Claire Berlinski, Ed.
    Scott Reusser: The guy thinks so little of everyone outside the Ivy League faculty crowd that he might just endure all this with complete equanimity.

    He sure doesn’t look as if that’s what he’s feeling. He looks as if he’s losing it.

    But I may be projecting. · Aug 10 at 5:58am

    He’s angry because he just can’t believe a majority of the U.S. population is too stupid to understand his greatness (though he does believe they’re too stupid to understand macro economics or human nature)

    • #10
    • August 10, 2011, at 6:32 AM PDT
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  11. Ed G. Member
    Ed G. Joined in the first year of Ricochet Ricochet Charter Member
    Mollie Hemingway, Ed.: Claire,

    I wonder all the time what it must feel like to be BHO. For his entire life he was told he had special powers and by the time he ran for office (when, remember, he wrote speeches better than his speechwriters and did policy better than his policy shop folks, etc., etc.) he definitely believed it.

    So after taking all this credit for himself, now he’s despised. Does he then transfer blame back to his speechwriters, policy director, the average American (or global citizen)? Or what? How does he process that?

    It must be humiliating to realize that you’re not only not specially gifted but perhaps specially abysmal. Is it humbling? Infuriating? Inconceivable? I wonder. · Aug 10 at 6:16am

    An approval rating of 43% doesn’t exactly indicate that he’s despised yet.

    • #11
    • August 10, 2011, at 6:36 AM PDT
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  12. David Foster Member
    David Foster Joined in the first year of Ricochet Ricochet Charter Member

    Relevant reading: The Caine Mutiny, by Herman Wouk. A good portrait of a man whose job requires more emotional strength than he possesses.

    Even if you’re seen the movie, there’s a lot more in the book.

    • #12
    • August 10, 2011, at 6:49 AM PDT
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  13. genferei Member
    genferei Joined in the first year of Ricochet Ricochet Charter Member

    That’s a fascinating article – for what it tells us about how Obama in particular and the US political scene in general is perceived in (left-leaning) mainstream German journalism. Let me beat the drum once again about the fierce urgency of a US ‘mission to the gentiles’ about the virtues of the free market, limited government and individual liberty (not licence) – the virtues of virtue, if you will…

    Ed G. has an excellent point – Obama’s personal approval ratings are positively reality-defying, being miles above what the public thinks about what he actually says, does and stands for. I fear that all he has to do for victory in 2012 is sit behind his billion-dollar re-election stash, do nothing and let the MSM carry him over the line.

    Of course, the only humane thing to do to ease the crushing psychic burden the Presidency must become on our best and brightest is to radically shrink the role – by radically shrinking the Federal Government. Do it for the children (who will have to grow up to be Presidents)!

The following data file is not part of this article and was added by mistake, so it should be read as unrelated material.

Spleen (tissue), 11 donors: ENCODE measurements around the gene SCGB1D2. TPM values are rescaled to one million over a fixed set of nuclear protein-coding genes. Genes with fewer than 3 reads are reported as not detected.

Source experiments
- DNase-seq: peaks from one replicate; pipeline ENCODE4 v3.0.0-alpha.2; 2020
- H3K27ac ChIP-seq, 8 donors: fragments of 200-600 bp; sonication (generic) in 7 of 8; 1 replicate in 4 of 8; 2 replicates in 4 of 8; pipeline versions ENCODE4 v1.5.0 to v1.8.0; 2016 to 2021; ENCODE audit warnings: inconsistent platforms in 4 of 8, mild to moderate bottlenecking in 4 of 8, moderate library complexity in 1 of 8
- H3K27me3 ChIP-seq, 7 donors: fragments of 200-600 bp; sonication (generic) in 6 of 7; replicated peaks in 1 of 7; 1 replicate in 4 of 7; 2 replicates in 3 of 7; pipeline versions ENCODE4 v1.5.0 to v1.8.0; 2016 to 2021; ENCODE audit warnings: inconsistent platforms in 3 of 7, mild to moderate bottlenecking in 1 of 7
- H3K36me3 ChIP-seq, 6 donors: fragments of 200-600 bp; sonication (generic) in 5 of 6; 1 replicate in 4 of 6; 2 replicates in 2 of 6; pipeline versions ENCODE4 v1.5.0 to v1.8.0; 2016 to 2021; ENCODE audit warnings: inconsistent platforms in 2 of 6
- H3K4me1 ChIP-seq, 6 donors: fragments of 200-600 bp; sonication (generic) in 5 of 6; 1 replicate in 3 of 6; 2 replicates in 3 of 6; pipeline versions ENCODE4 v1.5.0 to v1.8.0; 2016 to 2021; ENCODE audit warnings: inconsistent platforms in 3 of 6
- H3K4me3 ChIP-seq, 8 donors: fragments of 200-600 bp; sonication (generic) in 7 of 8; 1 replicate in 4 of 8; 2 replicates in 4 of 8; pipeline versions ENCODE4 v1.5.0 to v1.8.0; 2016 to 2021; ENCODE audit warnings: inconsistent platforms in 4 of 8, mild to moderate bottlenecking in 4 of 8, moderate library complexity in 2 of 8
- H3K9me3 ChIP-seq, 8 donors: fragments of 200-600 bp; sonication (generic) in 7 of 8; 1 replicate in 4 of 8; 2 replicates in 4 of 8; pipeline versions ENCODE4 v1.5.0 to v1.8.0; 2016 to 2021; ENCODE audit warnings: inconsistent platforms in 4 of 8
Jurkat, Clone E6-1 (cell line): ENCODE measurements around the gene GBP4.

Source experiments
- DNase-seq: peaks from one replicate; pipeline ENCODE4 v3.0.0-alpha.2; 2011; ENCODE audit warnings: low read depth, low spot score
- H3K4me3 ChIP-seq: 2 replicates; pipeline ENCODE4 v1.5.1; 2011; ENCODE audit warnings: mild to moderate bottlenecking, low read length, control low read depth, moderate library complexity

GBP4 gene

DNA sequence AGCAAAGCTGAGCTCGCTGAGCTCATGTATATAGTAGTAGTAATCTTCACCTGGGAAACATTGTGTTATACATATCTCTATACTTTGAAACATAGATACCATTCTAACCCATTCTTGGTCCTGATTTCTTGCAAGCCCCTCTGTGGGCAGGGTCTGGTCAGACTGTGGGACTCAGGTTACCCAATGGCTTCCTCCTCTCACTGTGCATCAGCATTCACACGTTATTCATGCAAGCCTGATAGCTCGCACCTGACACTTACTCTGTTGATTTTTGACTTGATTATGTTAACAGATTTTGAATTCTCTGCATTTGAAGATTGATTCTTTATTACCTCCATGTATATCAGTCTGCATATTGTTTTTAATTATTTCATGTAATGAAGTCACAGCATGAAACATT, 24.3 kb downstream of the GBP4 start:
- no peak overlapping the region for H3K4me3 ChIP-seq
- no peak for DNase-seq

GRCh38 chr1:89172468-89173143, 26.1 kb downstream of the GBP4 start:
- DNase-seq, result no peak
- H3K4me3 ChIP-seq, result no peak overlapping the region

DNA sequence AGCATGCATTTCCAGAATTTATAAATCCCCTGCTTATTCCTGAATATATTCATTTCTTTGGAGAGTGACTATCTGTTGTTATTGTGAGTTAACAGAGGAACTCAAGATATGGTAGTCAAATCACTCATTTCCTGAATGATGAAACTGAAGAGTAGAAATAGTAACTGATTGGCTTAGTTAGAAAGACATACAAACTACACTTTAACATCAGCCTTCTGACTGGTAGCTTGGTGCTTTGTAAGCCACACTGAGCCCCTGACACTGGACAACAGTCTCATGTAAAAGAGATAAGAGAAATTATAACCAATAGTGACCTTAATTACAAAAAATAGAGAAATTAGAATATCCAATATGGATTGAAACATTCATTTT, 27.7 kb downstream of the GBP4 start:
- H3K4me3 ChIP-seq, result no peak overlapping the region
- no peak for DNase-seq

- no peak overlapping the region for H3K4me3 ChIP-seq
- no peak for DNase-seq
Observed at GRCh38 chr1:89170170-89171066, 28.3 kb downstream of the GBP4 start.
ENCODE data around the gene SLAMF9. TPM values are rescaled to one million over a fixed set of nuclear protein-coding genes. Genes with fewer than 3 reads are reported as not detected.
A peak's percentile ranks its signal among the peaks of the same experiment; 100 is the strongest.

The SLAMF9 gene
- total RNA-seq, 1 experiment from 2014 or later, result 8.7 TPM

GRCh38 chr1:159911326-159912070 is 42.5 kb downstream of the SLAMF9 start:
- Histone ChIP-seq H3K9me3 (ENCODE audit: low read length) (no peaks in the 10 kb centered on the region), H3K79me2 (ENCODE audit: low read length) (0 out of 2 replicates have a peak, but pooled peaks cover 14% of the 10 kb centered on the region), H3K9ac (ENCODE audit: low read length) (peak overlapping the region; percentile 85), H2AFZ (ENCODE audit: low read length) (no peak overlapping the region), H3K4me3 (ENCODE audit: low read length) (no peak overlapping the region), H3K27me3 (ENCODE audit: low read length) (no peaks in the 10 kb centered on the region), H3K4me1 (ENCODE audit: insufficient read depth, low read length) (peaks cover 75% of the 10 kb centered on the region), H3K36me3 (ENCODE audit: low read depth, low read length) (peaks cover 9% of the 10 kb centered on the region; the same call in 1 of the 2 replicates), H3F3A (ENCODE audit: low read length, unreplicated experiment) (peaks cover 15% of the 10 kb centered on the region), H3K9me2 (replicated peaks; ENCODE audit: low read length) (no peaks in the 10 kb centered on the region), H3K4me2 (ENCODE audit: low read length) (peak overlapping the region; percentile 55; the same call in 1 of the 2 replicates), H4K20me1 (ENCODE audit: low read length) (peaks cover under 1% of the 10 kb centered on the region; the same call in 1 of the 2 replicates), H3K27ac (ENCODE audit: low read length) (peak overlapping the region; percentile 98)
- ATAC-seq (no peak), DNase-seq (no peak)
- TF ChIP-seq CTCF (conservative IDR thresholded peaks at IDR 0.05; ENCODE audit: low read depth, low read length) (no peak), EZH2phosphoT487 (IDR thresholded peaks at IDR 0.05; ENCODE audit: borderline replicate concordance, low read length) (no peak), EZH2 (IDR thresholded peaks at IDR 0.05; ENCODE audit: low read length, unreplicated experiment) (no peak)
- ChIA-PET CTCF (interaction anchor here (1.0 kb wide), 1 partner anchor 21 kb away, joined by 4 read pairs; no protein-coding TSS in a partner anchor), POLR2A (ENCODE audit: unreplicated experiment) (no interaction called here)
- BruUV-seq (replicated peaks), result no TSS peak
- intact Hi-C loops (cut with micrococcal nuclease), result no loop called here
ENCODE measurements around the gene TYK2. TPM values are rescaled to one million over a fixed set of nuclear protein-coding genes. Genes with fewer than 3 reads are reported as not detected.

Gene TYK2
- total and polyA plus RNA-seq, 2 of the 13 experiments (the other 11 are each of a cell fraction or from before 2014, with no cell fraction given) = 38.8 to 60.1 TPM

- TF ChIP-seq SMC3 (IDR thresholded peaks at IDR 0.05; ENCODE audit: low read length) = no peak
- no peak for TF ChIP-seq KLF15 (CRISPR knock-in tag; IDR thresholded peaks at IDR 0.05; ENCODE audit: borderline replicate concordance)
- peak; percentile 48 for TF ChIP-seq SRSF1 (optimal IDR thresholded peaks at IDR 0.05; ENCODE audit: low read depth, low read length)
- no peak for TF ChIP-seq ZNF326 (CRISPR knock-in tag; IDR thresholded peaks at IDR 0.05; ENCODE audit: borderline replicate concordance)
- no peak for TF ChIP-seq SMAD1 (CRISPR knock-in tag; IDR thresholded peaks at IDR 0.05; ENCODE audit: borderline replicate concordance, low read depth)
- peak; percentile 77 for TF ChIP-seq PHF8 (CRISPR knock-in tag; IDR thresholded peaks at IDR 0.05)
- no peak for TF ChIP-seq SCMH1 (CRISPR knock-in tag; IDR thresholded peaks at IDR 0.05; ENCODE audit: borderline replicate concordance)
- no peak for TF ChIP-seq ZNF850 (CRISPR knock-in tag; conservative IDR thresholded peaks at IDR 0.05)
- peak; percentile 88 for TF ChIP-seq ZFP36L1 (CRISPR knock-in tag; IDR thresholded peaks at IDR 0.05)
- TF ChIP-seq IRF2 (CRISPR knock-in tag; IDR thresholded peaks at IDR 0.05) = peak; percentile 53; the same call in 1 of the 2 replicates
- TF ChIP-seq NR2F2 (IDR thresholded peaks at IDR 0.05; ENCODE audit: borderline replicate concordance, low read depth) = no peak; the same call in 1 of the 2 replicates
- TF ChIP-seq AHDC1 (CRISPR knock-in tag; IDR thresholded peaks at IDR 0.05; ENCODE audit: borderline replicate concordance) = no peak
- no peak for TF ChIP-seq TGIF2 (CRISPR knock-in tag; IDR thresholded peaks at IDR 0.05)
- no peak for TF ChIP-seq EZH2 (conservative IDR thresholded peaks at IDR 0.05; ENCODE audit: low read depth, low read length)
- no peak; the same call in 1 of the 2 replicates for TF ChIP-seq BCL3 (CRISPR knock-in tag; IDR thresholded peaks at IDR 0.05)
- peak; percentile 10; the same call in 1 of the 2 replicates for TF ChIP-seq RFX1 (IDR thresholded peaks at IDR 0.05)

• #13
    • August 10, 2011, at 6:52 AM PDT
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  14. Ed G. Member
    Ed G. Joined in the first year of Ricochet Ricochet Charter Member
    Dave Carter: Through his ideology and stubborn refusal to acknowledge its failure…..

    I think it would take a superhuman to easily give up one’s ideology. When it comes to economics, sociology, or socioeconomics it’s difficult if not impossible to directly trace cause and effect from ideology to present circumstances especially given that it takes time for the effects of a policy to show up in the real world and policies are rarely implemented exactly as we’d like. Failure and less than desirable results are rationalized, e.g. “My plan was never really implemented because I had to compromise with those [insert other side here]” or “My plan will work if we give it just a little more time; after all we started in a hole caused by [insert opponent’s ideology here]”.

    I’d be stubborn about my own ideology too, even if the country were enduring bad economic times. After all, I wouldn’t have taken it as my ideology if I didn’t think it were the best plan.

    • #14
    • August 10, 2011, at 7:05 AM PDT
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  15. David Foster Member
    David Foster Joined in the first year of Ricochet Ricochet Charter Member

    Acknowledging the failure of one’s ideology….”Confirmation bias” is the tendency to search for data confirming the hypothesis one already holds. It is a concept well-known to accident investigators (“hmm, wonder why the runway lights aren’t on? Oh, yeah, I saw that they’re doing some electrical work at this airport…that must be it” rather than “No lights–are we really on the right runway?”)

    Everyone engages in confirmation bias to some extent, but it’s surely much stronger in some people than in others. I’d guess Obama has it in extreme form.

    • #15
    • August 10, 2011, at 7:39 AM PDT
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  16. Western Chauvinist Member
    Western Chauvinist Joined in the first year of Ricochet Ricochet Charter Member

    I’m with geneferei. That article is sumpin’ else!

    Here’s the drill. Whenever we speak of “the world” or “world opinion”, what we really mean is “the Left” or “the Left’s opinion”. And I suspect in the German media, as in huge swaths of the American media prior to the new alternatives, the Left’s opinion is pretty much all you get.

    Are you disappointed by Obama? I’m not disappointed by Obama. I’m getting exactly, and I mean EXACTLY, the incompetence, destructiveness, and decline I expected. Domestically and internationally.